I Dated A Black Man For 4 Years (And It Didn’t Make Me Any Less Racist)

By Allie Kruk

We met on a hot August night just before the start of the school year. I wore a sheer tank-top and cutoffs; he wore a red Polo shirt.

A mutual friend introduced us when 50 Cent’s “P.I.M.P.” started playing. I immediately got that look of pure joy I always get when a throwback from the early 2000’s comes on.

We danced until we were so hot and sweaty we needed to step outside for some air.

I still think of him whenever I hear “P.I.M.P.,”which is admittedly a strange song to associate with the person you spent four years in love with and three years living with. Nevertheless, the words: “Now shorty she in the club, she dancing for dollars” always make me think fondly of that August night.

He was there for my graduation from college, as I was for his.

I drove his little brother to his first day of kindergarten.

He held my hand in the hospital as my father died of leukemia, and he listened to me recite my father’s eulogy over and over again before the funeral.

For the years we spent together, we were each other’s people.

We broke up just before the fourth of July at a rest stop between Pennsylvania and New York. We tried to make it work for a couple of weeks after that, but I think we both knew when I pulled over on the side of the highway that our run as a couple had ended.

It’s a cliché, but we had been growing apart instead of together. Different interests and increasingly disparate worldviews made it difficult to be in a relationship.

We ended our lease, split the security deposit, and moved to different cities.

It was sad, but as far as breakups go, it wasn’t the worst I’ve heard about or experienced.

When I think about our relationship, it’s mostly in terms of the good memories we shared — the time we looked out over the top of the Empire State Building on his 21st birthday.

When we went running together on Christmas Eve morning before the chaos of our respective family gatherings.

The day we moved into our first apartment or the nights spent sharing a twin bed in our tiny dorm room.

I share this story because I want you to understand what our relationship was before I describe what it absolutely was not.

Recently, I’ve seen several white women get called out for their subtly racist comments (usually of the “I don’t see color”/“All Lives Matter” variety) and say that they can’t be racist because their boyfriend/husband/lover/partner is Black.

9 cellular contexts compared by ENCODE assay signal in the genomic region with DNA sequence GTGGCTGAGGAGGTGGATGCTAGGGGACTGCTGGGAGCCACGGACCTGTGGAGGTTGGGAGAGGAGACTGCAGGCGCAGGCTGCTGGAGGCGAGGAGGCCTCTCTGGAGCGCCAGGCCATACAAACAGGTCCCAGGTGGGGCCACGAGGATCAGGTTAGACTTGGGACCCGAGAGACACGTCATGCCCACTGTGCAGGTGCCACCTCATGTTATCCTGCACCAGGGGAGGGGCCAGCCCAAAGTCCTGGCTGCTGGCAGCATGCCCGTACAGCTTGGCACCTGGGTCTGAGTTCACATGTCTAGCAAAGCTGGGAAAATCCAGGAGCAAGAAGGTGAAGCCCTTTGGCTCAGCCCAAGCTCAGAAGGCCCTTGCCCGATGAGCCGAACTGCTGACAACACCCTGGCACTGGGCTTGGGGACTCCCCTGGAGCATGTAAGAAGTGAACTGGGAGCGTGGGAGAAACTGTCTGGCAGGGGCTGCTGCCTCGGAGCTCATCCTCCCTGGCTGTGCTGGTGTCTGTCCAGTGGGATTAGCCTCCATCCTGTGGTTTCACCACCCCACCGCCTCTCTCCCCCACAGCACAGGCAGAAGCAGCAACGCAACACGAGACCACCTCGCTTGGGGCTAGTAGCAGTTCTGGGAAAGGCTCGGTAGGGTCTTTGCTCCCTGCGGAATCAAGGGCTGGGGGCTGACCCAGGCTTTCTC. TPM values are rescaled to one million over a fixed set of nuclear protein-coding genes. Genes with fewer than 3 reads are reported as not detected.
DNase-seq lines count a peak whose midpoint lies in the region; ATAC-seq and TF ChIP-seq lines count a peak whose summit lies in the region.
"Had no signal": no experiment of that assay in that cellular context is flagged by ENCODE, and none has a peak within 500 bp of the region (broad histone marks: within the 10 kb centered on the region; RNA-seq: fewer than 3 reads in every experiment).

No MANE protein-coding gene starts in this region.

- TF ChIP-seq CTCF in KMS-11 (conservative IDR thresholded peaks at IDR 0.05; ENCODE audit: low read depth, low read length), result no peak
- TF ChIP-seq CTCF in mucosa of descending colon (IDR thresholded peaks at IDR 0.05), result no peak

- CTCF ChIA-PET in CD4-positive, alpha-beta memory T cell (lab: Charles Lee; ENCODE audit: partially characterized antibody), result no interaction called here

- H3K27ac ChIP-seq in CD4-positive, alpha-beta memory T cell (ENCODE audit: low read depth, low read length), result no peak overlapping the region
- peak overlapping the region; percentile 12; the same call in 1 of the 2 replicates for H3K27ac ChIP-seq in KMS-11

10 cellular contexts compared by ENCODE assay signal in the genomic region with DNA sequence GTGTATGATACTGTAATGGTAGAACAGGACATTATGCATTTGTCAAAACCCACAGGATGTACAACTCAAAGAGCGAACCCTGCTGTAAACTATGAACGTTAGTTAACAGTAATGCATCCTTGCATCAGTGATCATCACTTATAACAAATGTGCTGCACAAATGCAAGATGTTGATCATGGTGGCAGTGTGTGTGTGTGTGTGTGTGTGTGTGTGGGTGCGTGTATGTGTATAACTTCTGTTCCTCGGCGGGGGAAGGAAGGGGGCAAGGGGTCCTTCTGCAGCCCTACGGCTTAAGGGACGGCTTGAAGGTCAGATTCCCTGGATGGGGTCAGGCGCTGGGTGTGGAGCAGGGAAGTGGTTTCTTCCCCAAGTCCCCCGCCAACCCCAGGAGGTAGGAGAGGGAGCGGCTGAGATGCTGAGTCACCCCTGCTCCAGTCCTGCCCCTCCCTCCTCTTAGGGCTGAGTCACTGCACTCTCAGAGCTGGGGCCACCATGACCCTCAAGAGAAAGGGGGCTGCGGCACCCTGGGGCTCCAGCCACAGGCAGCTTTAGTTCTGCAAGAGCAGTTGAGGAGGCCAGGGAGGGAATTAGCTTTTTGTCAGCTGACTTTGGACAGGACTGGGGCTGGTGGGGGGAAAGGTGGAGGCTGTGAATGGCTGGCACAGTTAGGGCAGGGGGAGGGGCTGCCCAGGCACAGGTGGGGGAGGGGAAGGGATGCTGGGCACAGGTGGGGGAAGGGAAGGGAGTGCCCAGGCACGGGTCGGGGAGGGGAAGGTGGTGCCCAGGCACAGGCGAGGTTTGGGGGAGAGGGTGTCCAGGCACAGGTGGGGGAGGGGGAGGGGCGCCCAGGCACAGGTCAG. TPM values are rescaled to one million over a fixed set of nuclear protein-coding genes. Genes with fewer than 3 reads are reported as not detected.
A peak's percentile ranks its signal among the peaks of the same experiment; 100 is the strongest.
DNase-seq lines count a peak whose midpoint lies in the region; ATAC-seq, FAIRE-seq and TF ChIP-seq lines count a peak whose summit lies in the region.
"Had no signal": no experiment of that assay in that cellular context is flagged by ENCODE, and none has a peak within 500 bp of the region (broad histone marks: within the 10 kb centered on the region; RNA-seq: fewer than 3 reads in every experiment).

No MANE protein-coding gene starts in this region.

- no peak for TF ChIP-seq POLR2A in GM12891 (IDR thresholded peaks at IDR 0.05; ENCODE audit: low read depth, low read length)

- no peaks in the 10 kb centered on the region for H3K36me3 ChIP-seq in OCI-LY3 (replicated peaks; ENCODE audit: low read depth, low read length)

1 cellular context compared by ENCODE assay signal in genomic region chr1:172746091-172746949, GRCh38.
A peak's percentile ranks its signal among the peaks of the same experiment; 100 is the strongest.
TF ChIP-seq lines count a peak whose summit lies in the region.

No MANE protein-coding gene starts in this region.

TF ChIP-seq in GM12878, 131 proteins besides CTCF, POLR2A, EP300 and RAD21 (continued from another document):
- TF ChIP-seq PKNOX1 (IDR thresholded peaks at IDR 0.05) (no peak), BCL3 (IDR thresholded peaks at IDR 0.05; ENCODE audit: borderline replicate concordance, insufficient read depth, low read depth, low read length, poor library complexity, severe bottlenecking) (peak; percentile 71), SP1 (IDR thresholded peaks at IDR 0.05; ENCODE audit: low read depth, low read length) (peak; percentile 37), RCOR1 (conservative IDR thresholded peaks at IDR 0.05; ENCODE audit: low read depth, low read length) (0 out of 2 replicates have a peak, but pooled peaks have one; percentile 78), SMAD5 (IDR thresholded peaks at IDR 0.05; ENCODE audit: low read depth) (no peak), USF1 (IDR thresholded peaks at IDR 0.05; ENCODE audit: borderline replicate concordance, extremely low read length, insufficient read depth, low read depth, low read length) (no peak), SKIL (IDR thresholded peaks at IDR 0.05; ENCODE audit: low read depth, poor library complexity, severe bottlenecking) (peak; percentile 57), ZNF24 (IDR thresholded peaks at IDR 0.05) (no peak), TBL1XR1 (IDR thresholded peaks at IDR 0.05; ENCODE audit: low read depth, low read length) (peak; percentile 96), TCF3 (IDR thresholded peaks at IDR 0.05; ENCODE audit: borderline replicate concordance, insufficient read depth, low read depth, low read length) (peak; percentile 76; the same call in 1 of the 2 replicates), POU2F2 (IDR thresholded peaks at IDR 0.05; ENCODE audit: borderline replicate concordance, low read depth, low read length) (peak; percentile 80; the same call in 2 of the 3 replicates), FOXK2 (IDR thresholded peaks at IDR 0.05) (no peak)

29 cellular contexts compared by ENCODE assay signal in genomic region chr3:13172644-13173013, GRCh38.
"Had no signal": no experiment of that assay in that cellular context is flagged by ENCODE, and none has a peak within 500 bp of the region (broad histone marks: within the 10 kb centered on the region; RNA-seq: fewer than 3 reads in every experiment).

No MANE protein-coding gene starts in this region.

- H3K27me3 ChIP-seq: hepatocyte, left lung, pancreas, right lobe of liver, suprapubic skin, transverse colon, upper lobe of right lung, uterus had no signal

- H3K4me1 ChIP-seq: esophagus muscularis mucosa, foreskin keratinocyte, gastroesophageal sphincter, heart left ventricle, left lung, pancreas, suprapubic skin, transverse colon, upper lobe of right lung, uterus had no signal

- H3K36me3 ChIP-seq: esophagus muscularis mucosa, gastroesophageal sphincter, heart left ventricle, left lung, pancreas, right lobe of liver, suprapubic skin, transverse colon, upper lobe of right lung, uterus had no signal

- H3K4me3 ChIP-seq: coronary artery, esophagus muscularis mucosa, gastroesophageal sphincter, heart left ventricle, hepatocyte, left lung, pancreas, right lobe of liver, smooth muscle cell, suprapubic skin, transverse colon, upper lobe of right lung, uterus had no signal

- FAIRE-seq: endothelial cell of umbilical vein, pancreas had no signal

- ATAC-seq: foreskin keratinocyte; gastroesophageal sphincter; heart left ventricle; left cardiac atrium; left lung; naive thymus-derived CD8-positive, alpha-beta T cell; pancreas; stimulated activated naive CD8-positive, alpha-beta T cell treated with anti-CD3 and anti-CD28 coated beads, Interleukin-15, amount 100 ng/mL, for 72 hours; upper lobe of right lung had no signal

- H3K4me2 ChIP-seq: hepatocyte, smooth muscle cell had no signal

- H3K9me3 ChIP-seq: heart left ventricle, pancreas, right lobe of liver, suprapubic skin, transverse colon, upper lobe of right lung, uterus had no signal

It’s basically a (more disgusting) version of the “but I have Black friends” excuse.

And it’s deeply, infuriatingly wrong.

My relationship with a person of color — let’s call him T. — didn’t make me any less entangled in white supremacy.

It didn’t give me a pass to say any old racist thing that popped into my white lady brain. And it certainly didn’t make my white privilege evaporate into thin air like pixie dust.

Does pixie dust evaporate? I’m not actually sure.

*Googles “Does pixie dust evaporate?” Finds mostly articles about LSD*

The point is that proximity to Blackness doesn’t make white people less racist. If that’s how white supremacy worked then I’m pretty sure slave-owning white men would have been some of the least racist people on this planet (spoiler alert: they were not).

T. could never undo my indoctrination in a white supremacist culture, and his presence in my life didn’t somehow absolve me of the benefits I derive from a racist society.

T. and your Black boyfriend/partner/husband/lover are human beings — not white lady magic wands that make your racist ish disappear, and we (white women) need to stop acting like they are.


It’s weird, gross, and deeply objectifying.

Now that that’s clear, here’s what I did learn and experience through my relationship with T.

When I was in an interracial relationship, white people felt very comfortable being openly racist around me (as opposed to the usual, hush-hush racism that happens in “polite” society).

The term “jungle fever” came up more than once, as did the more common, but equally dehumanizing phrase: “once you go Black, you never go back.”

Black men are not interchangeable sex objects that exist solely for the pleasure of white women — which is why that saying needed to die like yesterday.

In fact, a lot of white people felt fascinated by my sex life when I was with T. in a way that has never happened when I dated white men.

White women asked me repeatedly if “it was really true what they say about Black guys,” which, for the record, is a bizarre way of responding to “I’m thinking of moving in with my boyfriend.”

I remember one time we were grocery shopping when an older white woman tapped me on the shoulder.